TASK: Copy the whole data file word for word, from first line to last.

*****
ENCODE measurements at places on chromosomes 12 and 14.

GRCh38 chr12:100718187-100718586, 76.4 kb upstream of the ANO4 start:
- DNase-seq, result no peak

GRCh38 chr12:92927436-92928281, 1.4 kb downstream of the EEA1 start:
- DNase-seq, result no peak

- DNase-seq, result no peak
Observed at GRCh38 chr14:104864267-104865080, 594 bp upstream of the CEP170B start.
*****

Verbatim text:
ENCODE measurements at places on chromosomes 12 and 14.

GRCh38 chr12:100718187-100718586, 76.4 kb upstream of the ANO4 start:
- DNase-seq, result no peak

GRCh38 chr12:92927436-92928281, 1.4 kb downstream of the EEA1 start:
- DNase-seq, result no peak

- DNase-seq, result no peak
Observed at GRCh38 chr14:104864267-104865080, 594 bp upstream of the CEP170B start.